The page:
What sex was for the Victorians, the Victorians have become for us — a secret vice. Furtively we ogle and envy their shameless middle-class self-assurance, their uninhibited romantic sentiment, their shocking dignity and propriety. And so we buy ornate antiques, watch 8 1/2-hour adaptations of Nicholas Nickleby, read novels such as John Fowles’ The French Lieutenant’s Woman, Charles Palliser’s The Quincunx, and this one, which has just won England’s Booker Prize.
The Victorians themselves, running headlong into the future while looking wistfully over their shoulders at the Middle Ages, would understand. Wherever the bull in the china shop we call Progress goes, nostalgia is sure to follow, picking up the pieces (and selling them). Certainly A.S. Byatt understands. Possession is a sometimes dazzling, sometimes dutiful, always authentic- looking collection of imaginary Victorian cultural bric-a-brac — poems, letters, journals — around which she weaves a story of romantic possession, scholarly possession of the past, and scholars possessed by the past.
This is a romance, as the subtitle suggests, but it’s a romance of ideas — darkly intricate Victorian ideas and modern academic assembly-line ideas. The Victorian ideas get the better of it. A young scholar, Roland Michell, discovers unfinished drafts of an ardent letter written by Randolph Henry Ash, an inquisitive eminent Victorian who wrote dramatic monologues in the manner of Robert Browning. Michell deduces that the letter was meant for Christabel LaMotte, a recluse who wrote stark religious lyrics in the manner of Emily Dickinson. LaMotte has lately been canonized by feminists because she lived in what they assume was lesbian bliss with a painter named Blanche Glover. Roland and a haughty feminist scholar named Maud Bailey reluctantly team up and begin to discover that Ash and LaMotte had more going on than a passionate correspondence. Soon the sleuths are off to Brittany to examine a telltale diary, with several rivals hot on their heels.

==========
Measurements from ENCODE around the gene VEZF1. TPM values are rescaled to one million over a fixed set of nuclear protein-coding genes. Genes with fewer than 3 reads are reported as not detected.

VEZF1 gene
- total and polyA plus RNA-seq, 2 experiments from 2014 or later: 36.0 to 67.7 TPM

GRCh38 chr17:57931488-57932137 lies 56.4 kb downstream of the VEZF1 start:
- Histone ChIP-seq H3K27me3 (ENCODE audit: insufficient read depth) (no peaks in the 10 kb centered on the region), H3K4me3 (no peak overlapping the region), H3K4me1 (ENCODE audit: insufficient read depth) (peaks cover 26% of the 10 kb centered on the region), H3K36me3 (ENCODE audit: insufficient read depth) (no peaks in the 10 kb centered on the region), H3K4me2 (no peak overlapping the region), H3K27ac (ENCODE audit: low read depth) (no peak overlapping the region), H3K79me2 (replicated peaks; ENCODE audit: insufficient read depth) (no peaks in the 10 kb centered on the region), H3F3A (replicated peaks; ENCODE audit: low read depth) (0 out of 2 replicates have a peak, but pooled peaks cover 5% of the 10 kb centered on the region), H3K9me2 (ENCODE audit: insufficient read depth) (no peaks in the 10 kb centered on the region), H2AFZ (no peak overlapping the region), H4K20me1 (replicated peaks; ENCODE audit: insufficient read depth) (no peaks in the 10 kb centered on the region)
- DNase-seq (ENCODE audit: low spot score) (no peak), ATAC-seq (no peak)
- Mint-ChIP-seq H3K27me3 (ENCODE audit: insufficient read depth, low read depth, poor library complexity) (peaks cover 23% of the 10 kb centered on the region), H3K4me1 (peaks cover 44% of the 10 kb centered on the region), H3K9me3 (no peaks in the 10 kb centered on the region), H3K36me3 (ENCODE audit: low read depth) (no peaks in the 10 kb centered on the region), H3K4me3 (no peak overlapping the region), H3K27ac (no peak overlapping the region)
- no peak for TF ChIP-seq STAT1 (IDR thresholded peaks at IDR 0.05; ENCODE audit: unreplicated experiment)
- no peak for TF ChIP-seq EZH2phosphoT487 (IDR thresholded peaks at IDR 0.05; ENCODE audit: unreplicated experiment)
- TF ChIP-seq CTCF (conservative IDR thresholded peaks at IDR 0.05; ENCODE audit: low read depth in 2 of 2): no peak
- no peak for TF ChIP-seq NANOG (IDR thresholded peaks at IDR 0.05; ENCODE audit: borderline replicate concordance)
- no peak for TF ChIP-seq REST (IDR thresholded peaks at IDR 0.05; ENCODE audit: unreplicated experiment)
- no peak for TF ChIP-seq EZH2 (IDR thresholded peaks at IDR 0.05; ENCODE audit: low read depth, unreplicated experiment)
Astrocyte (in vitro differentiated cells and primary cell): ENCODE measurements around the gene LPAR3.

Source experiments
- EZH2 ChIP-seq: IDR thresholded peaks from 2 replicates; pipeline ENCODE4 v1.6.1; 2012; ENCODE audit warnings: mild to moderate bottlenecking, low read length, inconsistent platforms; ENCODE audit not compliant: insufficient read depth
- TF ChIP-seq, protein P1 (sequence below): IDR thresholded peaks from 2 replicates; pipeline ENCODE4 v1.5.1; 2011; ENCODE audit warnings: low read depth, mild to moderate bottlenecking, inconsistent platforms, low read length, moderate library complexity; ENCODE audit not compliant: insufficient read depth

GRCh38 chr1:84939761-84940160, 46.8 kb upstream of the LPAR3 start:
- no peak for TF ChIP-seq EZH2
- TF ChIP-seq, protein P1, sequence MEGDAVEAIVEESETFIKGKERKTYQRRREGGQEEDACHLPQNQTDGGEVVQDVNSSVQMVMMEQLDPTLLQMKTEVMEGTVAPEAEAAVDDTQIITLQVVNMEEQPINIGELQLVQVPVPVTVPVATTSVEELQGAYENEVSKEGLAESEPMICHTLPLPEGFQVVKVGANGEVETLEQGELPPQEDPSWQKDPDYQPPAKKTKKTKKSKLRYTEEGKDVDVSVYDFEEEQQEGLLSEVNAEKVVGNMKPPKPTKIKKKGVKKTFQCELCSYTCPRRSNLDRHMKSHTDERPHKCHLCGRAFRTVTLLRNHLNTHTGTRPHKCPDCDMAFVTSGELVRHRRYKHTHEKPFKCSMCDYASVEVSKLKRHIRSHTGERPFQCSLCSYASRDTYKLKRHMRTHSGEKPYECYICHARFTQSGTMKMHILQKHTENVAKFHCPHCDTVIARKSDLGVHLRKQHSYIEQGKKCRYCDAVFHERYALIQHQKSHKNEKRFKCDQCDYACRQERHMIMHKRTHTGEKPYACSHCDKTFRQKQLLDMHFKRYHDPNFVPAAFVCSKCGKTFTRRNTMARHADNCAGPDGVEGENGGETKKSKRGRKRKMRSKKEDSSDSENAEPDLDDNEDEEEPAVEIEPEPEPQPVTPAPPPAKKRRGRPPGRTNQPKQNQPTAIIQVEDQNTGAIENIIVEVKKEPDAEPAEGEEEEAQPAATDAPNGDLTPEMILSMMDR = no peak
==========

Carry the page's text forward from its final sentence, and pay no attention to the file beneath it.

All would be well that ends well, except that the end pulls in a few hours late. Byatt’s inventions are flawless to a fault — her Victorians are verbose, and finally too much of an authentic thing. But they are vivid, and their passionate curiosity and curious passions are set off against the smug, theory-infested exertions of modern academic literary critics. No one this side of David Lodge (Small World) is more knowing than Byatt about the knowingness of the university postmodernists: ”They were children of a time and culture that mistrusted love…and which nevertheless in revenge proliferated sexual language, linguistic sexuality, analysis, dissection, deconstruction, exposure.” ”We question everything except the centrality of sexuality,” says Maud. ”We are so knowing,” says Roland. ”Everything relates to us and so we’re imprisoned in ourselves — we can’t see things.” When Roland and Maud tire of seeing everything and finally get into bed together, they do so without a word, unable to open their mouths for fear that some new withering theory will pop out. Romance triumphs, but these days it’s unspeakable. A-